Let's focus just on personal emotional understanding & awareness. This is a biggie!
If I'm to have empathy for instance for my child who is "acting out" as we say, I need to have some understanding of what is pushing that behavior. That doesn't mean I agree with or approve of the behavior but we're talking about the child behind the behavior here.
To have some degree of understanding I'll need to relate in some manner. Pulling from my own life experiences I can understand sadness, anger, frustration, surprise . . . even contempt, embarrassment, shame...excitement, fear, confusion & others.
But if my only emotional reference is Sad, Mad & Glad -- then I am not going to have the ability to understand my own emotional states and reactions nor anyone else's to the degree necessary to be able to drum up much empathy for anyone.
As a parent, I'm certainly not going to be able to help teach these to my child who already struggles in this area of emotional awareness if sad, mad & glad or happy is all I have to reference.
So what do you think, can spending time on becoming self-aware of your own emotional states, reactions, and how that impacts you, in turn, help you become a more empathetic person and further, help you help your child or others?
Take a guess, how many basic emotions do you think there are? three, five, 10? Of course, it depends on who you ask & I'm no expert. It can help to boil things down to just a handful in some cases, but when we're talking about empathy and understanding at a more individual level it can help to further define what's going on.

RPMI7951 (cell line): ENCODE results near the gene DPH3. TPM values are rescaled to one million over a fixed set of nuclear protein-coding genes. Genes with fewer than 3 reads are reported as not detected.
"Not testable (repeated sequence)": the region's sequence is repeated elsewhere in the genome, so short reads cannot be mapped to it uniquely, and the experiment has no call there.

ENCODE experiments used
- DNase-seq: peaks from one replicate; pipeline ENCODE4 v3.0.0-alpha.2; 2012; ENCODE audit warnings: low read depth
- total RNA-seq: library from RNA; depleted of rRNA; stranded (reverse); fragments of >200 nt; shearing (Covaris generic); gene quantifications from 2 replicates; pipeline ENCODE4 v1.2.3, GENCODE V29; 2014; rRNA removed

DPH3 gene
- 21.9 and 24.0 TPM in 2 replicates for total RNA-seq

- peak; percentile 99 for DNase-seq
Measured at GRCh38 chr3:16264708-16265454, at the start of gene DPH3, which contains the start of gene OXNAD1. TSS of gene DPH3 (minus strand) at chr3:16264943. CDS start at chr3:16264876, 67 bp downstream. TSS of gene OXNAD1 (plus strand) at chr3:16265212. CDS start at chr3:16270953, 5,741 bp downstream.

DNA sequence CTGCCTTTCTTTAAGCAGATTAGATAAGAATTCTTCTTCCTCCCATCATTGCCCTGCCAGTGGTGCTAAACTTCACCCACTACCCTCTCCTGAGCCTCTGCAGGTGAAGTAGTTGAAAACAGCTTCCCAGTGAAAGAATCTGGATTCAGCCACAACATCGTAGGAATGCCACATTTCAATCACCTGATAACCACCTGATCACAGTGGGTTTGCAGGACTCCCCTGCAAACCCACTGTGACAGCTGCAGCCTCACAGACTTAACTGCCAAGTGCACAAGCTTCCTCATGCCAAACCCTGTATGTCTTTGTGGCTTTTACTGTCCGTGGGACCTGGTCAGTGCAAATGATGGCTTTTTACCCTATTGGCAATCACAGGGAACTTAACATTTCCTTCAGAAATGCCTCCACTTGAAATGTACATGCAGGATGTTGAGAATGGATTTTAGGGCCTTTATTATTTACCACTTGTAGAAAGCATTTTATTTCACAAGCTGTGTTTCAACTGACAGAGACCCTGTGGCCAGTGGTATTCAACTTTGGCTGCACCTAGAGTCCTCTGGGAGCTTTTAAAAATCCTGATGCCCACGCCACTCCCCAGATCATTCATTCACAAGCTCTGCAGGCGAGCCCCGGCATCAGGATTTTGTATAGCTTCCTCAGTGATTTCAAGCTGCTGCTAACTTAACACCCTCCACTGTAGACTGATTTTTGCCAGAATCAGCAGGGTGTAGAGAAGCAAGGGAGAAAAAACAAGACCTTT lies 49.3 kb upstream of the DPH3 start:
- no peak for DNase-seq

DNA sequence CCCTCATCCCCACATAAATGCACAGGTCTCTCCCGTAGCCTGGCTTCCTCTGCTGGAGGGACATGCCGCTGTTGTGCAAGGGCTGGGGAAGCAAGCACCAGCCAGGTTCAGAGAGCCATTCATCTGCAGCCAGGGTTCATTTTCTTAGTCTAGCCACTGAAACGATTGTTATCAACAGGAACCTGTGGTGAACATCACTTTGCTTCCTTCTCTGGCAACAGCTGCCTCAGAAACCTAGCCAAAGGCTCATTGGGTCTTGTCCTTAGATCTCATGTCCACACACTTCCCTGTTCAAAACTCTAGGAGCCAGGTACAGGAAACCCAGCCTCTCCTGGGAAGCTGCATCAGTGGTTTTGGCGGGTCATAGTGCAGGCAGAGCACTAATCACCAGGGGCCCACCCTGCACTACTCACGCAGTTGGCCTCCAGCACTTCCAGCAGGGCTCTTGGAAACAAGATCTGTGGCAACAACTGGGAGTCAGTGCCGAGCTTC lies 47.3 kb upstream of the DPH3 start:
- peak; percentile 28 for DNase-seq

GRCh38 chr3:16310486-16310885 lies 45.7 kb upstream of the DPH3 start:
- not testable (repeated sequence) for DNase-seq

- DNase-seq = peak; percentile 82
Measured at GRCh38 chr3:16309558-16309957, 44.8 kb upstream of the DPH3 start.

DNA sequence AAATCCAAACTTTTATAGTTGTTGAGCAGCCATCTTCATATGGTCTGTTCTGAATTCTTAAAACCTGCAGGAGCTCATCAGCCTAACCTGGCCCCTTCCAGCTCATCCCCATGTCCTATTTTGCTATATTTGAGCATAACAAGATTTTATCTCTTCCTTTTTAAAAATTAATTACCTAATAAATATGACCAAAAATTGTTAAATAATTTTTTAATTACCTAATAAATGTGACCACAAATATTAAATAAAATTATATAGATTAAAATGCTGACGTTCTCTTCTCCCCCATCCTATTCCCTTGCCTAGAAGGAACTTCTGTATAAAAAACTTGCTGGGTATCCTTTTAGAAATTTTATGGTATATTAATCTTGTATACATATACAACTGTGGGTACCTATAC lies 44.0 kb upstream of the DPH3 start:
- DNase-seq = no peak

What number did you say?... I'm linking an article I saw with 27 BASIC EMOTIONS! Not 3, 5 . . . 27!!
So this isn't even an exhaustive list!
Look in the podcast description for this resource (I didn't write it) & then for fun, see if you can further narrow down your own emotions in the coming week and see how you do. Then see if you can begin to notice any of them in others. Your spouse, child, co-worker, or boss. You may want to share the list and get your family to do the activity with you. Let's begin to build a legacy of empathy today, by getting to know ourselves better.
Leave me a message if this week's topic resonates with you. I'd be delighted to hear from you!
**Thanks for listening to this episode of Legacy Living Today. Legacy Living Today is a new podcast for women like you with a vision and desire to make a long-lasting impact with your most valuable asset -- your one precious life-- to explore together how we can live legacy — one day at a time.
Share this podcast with other legacy ladies and leave me a message. I'd be delighted to hear from you!
This blend is sweet, spicy and citrusy like a batch of perfect Christmas cookies! Cinnamon and clove help boost the immune system, lemon and bergamot are happy and cleansing, making this the perfect blend for hope and healing this season!
2 drops Lemon
2 drops Bergamot
2 drops Cinnamon Bark
2 drops Clove
1 drop Nutmeg
Added to the water in your cool mist room diffuser, once you start diffusing the whole room will have the comforting scent of Christmas cookies without even touching the oven.